I taught English from 1999-2001 as a Peace Corps Volunteer in Turkmenistan. That was 12 years ago.
I have a few stories at the top of my head that I could tell, but 12 years is a long time. Most of my anecdotes are buried in the stacks of journals I kept at the time. Those journals are buried somewhere in my house.
Few of these stories would have anything to do with international development. Here’s a little secret: Most Peace Corps Volunteers do relatively little development work – at least with any measurable results.
I suppose I could talk about the English immersion camp I started for kids in my city, or books I procured for an English language resource center. These examples feel banal.
Paul Theroux wrote that good travel writing is about the writer. I am interested in development stories that explore the profound impact that overseas living – whether as a development professional or otherwise – can have on a person.
This point is hard to convey to someone who hasn’t experienced it. This is especially true about the Peace Corps. Try plopping down for two years in a place no one has heard of, where you know no one and don’t speak the language.
It shapes you, sometimes with brute force. It’s humbling and scary, and is the source of some uncomfortable memories. I don’t think I’m ready to dig out my journals and relive these moments.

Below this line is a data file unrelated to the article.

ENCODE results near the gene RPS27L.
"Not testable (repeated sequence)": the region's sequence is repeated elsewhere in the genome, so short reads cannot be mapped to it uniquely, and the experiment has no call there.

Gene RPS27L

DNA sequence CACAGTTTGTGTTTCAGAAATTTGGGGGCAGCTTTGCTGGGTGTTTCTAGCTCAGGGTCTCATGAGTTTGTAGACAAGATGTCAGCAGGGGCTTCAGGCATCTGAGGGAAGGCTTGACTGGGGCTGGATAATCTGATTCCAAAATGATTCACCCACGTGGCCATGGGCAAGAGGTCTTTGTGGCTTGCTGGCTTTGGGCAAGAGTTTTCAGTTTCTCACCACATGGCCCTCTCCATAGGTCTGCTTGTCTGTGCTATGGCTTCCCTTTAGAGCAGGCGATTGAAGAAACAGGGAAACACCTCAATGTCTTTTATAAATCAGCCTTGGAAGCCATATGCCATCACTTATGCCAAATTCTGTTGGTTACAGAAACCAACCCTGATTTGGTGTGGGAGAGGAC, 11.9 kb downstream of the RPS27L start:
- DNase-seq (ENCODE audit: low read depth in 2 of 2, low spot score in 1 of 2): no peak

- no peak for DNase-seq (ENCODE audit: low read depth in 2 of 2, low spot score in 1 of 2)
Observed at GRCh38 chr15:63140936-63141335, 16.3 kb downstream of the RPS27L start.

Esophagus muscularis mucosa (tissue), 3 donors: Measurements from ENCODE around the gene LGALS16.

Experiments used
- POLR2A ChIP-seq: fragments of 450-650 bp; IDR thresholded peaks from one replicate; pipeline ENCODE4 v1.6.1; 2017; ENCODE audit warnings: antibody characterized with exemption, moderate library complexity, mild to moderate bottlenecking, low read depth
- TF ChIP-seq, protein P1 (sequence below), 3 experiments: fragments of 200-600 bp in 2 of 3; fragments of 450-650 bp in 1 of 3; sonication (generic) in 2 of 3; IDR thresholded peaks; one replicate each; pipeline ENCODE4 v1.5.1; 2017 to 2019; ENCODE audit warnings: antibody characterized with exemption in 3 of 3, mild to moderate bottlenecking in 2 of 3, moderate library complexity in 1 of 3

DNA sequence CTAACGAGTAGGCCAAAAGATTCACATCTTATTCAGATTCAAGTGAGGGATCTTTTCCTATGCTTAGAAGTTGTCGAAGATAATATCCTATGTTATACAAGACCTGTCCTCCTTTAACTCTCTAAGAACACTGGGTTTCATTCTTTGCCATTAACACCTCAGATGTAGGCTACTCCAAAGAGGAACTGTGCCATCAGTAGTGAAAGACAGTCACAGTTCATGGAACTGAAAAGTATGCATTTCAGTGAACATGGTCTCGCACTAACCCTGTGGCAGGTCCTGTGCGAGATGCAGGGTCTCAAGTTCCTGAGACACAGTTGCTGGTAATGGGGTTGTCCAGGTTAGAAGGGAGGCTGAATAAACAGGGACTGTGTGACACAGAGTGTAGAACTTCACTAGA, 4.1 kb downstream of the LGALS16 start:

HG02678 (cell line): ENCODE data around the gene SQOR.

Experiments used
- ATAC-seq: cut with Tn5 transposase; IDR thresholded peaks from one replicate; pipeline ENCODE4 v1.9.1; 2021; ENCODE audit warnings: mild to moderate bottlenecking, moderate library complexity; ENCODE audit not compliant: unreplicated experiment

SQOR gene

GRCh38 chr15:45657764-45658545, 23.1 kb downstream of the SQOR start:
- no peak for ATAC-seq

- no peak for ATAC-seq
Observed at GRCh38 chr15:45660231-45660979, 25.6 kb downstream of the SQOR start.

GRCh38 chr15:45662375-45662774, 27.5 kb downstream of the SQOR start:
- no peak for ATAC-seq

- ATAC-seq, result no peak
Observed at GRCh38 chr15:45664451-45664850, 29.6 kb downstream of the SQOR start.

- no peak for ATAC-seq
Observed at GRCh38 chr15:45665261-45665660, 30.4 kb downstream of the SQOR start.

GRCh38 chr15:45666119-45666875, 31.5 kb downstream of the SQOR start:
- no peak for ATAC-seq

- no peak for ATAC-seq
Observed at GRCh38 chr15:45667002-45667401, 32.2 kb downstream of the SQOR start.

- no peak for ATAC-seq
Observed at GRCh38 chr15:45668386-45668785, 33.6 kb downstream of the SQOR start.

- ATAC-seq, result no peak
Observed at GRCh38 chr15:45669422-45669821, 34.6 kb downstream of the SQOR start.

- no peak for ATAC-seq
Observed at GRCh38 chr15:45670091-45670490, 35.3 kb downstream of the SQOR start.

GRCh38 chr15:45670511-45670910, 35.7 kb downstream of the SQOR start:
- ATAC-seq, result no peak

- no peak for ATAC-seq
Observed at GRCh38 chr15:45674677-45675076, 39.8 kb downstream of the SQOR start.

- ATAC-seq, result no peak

Do I really want to revisit the time my host father got so drunk that he threatened to kill my host mother with a hatchet?
I had my own apartment later in my service. I could talk about how my neighbor stopped by to say hello one day. Before I knew what was happening, he was shooting up heroin right on my floor.
I lived in a 4-story, Soviet-style concrete building. I heated it in the winter by opening up my gas oven and turning it on.
I got water once a week. I would fill up the tub for the week and start my morning by dunking my head in the water.
These hardships were often coupled with feelings of intense loneliness and isolation. Digging up my journals would force me to relive some dark periods.
And yet, I can’t recall ever feeling so present in so many moments as I did in the Peace Corps. My life felt exceptional and unique, and full of possibilities. The experience is mind-expanding.
This feeling – this awareness – stems from countless moments in Turkmenistan. Each have their own stories, and some might even be about development work!
Perhaps I’ll tell them some day. As soon as I dig up those journals.